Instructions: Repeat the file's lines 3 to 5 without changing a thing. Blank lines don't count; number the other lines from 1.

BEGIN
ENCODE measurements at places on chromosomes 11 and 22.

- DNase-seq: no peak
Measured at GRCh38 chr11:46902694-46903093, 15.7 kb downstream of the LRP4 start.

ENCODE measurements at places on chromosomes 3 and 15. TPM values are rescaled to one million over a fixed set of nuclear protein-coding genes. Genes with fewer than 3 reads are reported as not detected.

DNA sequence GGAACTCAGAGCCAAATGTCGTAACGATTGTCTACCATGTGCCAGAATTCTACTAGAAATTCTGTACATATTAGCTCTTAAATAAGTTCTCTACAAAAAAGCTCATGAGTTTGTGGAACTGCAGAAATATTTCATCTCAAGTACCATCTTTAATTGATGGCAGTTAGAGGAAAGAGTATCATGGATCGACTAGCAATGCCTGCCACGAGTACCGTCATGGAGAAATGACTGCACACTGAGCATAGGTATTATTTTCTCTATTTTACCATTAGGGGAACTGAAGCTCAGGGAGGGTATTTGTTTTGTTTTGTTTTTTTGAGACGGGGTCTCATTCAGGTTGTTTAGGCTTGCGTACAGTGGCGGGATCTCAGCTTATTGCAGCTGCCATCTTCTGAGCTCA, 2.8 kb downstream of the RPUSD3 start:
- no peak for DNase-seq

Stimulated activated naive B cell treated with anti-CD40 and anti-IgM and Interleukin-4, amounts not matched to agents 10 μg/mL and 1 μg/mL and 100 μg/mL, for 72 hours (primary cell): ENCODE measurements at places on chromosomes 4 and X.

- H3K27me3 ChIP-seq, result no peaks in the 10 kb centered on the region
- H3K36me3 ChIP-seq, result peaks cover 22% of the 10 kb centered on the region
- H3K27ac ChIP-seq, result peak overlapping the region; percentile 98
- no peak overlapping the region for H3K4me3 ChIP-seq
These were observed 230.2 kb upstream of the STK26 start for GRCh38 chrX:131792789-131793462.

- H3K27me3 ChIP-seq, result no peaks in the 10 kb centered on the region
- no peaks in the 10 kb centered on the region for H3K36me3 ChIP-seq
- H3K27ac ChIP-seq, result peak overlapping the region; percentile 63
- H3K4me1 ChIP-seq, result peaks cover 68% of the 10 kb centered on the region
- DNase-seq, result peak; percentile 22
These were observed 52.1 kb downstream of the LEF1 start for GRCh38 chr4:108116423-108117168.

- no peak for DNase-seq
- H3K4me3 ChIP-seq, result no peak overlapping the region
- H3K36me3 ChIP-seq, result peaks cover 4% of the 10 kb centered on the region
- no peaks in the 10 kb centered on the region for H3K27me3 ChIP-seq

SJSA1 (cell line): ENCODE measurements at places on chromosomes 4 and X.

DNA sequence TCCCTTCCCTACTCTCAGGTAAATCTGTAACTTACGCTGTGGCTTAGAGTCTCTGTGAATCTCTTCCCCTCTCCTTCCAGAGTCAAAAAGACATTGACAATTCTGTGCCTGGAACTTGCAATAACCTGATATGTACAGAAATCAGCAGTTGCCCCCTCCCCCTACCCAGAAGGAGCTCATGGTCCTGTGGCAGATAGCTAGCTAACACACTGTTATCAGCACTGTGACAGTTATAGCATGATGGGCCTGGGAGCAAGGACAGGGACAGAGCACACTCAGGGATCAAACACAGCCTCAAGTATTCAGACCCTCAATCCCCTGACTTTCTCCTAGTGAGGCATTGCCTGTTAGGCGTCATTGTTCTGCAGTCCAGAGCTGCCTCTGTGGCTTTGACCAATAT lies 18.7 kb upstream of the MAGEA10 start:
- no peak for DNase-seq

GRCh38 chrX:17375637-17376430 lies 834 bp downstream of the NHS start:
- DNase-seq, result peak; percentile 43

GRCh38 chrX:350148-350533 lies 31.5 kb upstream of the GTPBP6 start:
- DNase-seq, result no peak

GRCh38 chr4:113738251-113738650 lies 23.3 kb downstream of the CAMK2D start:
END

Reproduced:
Measured at GRCh38 chr11:46902694-46903093, 15.7 kb downstream of the LRP4 start.

ENCODE measurements at places on chromosomes 3 and 15. TPM values are rescaled to one million over a fixed set of nuclear protein-coding genes. Genes with fewer than 3 reads are reported as not detected.

DNA sequence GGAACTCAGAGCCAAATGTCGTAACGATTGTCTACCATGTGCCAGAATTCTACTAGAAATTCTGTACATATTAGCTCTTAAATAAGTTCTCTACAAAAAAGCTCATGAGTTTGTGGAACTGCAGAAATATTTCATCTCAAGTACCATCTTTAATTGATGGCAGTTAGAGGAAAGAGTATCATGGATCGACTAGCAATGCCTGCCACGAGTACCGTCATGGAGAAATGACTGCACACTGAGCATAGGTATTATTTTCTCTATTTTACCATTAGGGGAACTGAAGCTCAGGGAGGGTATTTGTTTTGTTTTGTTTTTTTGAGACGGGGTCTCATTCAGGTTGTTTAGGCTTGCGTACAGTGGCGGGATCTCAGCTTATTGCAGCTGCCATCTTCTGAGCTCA, 2.8 kb downstream of the RPUSD3 start: